Wednesday, 15 August 2007
Cllr Jenner reported that she had spoken to a Planning officer from MHDC who had advised her that our recommendations should always comply with the information contained in the Local Plan and the reasons for refusal or approval should be more detailed. Cllr Jenner then gave some examples of previous applications and how they should have perhaps been worded. All Councillors were given a copy of a guidance leaflet published by MHDC.
Interesting timing in view of the imminent arrival of one of the most controversial planning applications for years.
Tuesday, 14 August 2007
"Teme Street would be resurfaced in a few weeks time but it would take place a (sic) night time to ease traffic problems."
We now hear that the resurfacing has been delayed and will be done during the day, so that a pipe can also be laid to carry the 11KV cable for the Biomass Power Station.
I wonder if the resurfacing costs are now being 'subsidised' by the Biomass Power Station Project and that is why the question of 'easing' traffic congestion has been conveniently dropped.
Friday, 10 August 2007
Now more facts are known I thought I would revisit my first thoughts.
"Having turned down the plans for the Market Square Veterinary surgery to move to the business park as it was the wrong sort of business,"
It now transpires that a number of businesses that have wanted to move to or buy plots on the business park over the years have been turned down, however the Project Developers say that the Business Park has lain mostly unused for many years.
"do the officers really think that a 40 ft tall power station with a 60 ft chimney is right for an edge of town location."
Well, yes they do. The heights are now shorter than originally indicated.
"So will this monster be viable?"
Yes, so long as the government supports ROCs.
"Will Tenbury become clogged with ever more large lorries?"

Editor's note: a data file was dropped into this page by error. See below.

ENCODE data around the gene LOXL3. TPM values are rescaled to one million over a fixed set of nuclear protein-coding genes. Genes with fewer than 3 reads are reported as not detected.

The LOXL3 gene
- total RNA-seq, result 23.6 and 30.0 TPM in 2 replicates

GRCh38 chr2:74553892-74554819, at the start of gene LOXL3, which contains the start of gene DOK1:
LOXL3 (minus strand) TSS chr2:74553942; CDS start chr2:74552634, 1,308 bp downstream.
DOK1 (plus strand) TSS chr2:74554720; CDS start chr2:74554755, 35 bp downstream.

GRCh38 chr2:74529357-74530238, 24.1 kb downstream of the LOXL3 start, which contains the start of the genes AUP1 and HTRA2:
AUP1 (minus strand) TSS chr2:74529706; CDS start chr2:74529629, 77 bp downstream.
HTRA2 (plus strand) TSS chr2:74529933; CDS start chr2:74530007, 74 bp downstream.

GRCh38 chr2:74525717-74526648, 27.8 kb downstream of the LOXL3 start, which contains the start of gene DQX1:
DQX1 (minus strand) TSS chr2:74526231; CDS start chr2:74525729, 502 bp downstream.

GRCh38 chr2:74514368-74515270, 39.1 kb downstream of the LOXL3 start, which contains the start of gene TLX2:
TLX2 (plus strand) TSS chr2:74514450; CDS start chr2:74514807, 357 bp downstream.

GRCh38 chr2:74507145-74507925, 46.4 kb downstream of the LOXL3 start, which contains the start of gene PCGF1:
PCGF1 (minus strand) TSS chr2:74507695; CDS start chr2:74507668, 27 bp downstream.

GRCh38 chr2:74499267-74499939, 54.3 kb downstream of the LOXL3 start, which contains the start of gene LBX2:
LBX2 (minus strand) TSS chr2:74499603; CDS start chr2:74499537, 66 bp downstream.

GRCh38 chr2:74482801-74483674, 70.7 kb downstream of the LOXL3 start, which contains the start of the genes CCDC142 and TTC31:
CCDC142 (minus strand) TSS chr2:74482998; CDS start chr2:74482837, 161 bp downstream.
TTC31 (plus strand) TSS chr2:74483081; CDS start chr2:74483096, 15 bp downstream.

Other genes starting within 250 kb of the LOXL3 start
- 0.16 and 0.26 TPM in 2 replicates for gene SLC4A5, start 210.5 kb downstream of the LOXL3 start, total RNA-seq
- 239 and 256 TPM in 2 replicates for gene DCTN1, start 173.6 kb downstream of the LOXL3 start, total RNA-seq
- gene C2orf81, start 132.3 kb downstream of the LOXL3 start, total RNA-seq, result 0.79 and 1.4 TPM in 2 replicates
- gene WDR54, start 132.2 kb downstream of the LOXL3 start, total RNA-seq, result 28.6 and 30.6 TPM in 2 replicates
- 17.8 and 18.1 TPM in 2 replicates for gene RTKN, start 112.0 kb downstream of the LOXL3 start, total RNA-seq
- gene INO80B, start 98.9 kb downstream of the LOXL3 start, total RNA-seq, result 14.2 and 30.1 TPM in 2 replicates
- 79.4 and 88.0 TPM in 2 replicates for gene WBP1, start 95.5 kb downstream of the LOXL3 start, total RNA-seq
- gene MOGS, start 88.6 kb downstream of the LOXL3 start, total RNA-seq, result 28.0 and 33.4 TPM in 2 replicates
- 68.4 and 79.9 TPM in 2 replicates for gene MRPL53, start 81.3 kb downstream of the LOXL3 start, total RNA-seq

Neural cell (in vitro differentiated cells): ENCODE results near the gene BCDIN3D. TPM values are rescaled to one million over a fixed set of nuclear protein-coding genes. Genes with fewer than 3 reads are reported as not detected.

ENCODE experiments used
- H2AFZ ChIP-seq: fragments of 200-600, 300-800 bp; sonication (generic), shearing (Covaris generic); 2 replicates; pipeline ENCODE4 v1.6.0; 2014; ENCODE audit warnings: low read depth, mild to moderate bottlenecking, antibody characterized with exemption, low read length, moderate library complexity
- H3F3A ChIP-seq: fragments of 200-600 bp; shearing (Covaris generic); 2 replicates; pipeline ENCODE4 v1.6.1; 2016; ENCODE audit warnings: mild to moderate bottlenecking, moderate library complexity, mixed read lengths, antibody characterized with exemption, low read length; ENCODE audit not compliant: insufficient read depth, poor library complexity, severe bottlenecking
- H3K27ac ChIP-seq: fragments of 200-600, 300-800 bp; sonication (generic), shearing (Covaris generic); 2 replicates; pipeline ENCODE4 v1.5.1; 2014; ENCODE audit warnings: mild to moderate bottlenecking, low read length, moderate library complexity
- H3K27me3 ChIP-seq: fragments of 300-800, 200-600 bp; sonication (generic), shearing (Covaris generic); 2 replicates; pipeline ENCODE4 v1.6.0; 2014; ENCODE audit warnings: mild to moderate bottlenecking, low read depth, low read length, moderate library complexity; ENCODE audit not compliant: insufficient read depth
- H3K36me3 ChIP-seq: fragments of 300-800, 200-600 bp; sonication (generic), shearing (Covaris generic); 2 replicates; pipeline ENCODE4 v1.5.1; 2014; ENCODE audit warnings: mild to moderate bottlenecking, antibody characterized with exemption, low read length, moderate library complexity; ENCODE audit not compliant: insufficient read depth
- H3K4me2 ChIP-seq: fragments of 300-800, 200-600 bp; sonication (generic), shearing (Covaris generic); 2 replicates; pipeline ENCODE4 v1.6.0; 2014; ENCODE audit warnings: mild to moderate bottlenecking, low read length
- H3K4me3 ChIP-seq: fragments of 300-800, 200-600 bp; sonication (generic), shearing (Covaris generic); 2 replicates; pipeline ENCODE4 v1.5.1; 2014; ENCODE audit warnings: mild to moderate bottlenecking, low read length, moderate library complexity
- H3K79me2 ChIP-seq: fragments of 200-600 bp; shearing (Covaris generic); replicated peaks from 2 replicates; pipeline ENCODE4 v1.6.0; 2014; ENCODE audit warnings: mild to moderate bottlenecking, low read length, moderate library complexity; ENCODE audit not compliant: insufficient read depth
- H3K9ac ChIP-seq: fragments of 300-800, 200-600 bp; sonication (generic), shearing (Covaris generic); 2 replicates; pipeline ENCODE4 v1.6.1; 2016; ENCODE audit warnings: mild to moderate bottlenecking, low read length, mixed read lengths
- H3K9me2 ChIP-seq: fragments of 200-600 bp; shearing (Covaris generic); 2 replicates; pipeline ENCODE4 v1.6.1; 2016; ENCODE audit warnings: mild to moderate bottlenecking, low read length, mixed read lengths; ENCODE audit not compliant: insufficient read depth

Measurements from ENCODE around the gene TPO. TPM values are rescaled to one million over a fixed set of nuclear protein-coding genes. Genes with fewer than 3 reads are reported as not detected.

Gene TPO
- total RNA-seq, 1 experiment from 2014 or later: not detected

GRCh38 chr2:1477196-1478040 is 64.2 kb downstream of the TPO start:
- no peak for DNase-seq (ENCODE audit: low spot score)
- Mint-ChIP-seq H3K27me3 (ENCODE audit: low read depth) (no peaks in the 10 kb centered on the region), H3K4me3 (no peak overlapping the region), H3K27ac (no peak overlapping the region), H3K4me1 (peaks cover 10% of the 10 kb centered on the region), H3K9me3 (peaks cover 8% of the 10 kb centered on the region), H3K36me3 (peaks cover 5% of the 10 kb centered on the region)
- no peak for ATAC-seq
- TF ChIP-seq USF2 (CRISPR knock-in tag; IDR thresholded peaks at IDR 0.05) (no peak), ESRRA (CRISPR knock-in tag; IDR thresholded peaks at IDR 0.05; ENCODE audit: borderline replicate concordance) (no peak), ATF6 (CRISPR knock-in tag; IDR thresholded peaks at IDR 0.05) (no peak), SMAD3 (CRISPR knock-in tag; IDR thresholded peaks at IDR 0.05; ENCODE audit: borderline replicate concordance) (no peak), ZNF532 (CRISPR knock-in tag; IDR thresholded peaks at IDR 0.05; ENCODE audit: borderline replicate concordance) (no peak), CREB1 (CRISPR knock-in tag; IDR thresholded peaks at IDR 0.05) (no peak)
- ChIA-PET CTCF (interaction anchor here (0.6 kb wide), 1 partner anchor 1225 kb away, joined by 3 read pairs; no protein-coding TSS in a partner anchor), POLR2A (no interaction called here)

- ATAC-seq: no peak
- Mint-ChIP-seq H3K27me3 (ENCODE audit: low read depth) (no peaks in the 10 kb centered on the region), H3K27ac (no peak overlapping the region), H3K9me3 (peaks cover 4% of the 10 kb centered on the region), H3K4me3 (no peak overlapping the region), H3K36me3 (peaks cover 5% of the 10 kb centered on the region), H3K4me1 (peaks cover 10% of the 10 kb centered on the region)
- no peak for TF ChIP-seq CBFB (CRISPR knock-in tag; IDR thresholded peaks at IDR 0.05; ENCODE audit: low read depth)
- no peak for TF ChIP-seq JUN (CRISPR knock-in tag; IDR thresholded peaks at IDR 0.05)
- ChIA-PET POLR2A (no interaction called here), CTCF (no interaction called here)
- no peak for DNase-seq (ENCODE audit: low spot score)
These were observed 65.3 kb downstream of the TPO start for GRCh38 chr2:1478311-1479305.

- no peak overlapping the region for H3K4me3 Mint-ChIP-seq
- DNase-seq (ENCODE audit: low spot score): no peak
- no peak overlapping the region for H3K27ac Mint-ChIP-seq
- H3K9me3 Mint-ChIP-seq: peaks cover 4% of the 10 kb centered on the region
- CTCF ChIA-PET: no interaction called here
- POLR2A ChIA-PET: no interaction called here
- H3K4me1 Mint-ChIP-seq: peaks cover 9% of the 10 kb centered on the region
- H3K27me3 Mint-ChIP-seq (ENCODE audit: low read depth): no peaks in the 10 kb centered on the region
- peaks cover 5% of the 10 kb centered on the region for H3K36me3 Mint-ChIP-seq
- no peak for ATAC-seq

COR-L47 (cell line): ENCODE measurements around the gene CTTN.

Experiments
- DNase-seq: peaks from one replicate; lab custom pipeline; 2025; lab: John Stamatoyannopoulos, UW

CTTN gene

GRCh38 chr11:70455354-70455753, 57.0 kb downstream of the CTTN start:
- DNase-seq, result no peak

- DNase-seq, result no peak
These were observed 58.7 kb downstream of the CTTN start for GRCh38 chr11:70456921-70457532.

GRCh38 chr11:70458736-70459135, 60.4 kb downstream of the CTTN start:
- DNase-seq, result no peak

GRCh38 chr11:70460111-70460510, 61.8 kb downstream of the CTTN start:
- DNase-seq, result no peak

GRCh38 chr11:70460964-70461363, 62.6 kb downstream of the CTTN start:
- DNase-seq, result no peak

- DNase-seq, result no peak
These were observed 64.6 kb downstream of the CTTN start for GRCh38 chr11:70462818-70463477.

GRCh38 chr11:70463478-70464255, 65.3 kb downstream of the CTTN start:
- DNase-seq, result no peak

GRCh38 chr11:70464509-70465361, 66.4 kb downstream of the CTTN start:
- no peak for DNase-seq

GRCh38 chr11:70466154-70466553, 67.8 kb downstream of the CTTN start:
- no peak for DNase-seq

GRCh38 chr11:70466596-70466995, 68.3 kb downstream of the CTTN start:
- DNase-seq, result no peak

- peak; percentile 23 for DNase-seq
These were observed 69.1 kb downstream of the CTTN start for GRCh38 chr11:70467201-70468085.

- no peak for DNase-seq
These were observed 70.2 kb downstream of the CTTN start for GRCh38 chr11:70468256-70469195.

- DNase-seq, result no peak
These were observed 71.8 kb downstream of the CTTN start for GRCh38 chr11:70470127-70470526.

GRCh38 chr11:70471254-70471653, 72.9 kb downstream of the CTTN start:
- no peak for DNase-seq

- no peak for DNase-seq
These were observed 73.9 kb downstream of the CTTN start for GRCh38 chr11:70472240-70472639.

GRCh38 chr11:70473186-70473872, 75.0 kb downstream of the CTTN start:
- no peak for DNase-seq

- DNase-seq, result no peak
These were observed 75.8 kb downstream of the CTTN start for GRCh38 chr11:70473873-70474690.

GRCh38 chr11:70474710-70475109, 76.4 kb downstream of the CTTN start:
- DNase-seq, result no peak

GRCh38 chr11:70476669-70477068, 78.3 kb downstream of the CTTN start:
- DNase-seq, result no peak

Yes, but not with Biomass lorries, they are to route through Bromyard or Kimbolton & Leysters.
"Once upon a time, electricity from biomass (wood burning) power stations was considered so inefficient that unless the heat could be usefully used they were a non-runner."
They still are, but by adding on a wood pellet drying plant and using the 'potential' to sell heat the project can be cost justified.
"Now, because of ‘Corporate Responsibility’ large multinationals such as Tesco, want to buy green but the traditional power generators cannot produce enough ‘green’ energy and are paying over the odds to inefficient power generators with the issue of ‘traded instruments’. The question is what happens when the market matures. This has already happened with Packaging Recovery Notes (another traded instrument) where the cost of issuing the note is now greater than its value. Companies using recycled materials to produce their products whose business model relied on this addition payment are going bust. If this happens in the power generation industry then Tenbury could have a very large White Elephant."
The government has comitted to support ROCs, so that's all right then!
"If the information released so far is correct, the design is already inefficient. If the power station cannot burn a mix of biomass and relies on wood pellets, it is questionable how much of the ‘energy’ produced will be needed to transport and pre-process the wood into pellets."
It seems the Power Station will run on wood chip and the unit next door with produce wood pellets for use elsewhere.
If the technology is now really so good that the Power Station will not be pumping out noxious fumes all over Tenbury and the Teme Valley, why not go to the next stage and build an incinerator that can also burn waste. Tenbury’s waste currently undertakes a long journey, to a processing centre 45 miles away, with many of the recyclable items going on to China. Surely any ‘new’ power station should be able to burn a mix of products from Bio Diesel, to methane from anabolic digesters, to household and trade waste, to biomass from miscanthus, to logs, to shredded pallets., to short crop rotation willow. Is the real reason that the council will jump at any offer, however poorly conceived just their usual unseemly haste at selling all the council owned assets and getting the money out of Tenbury.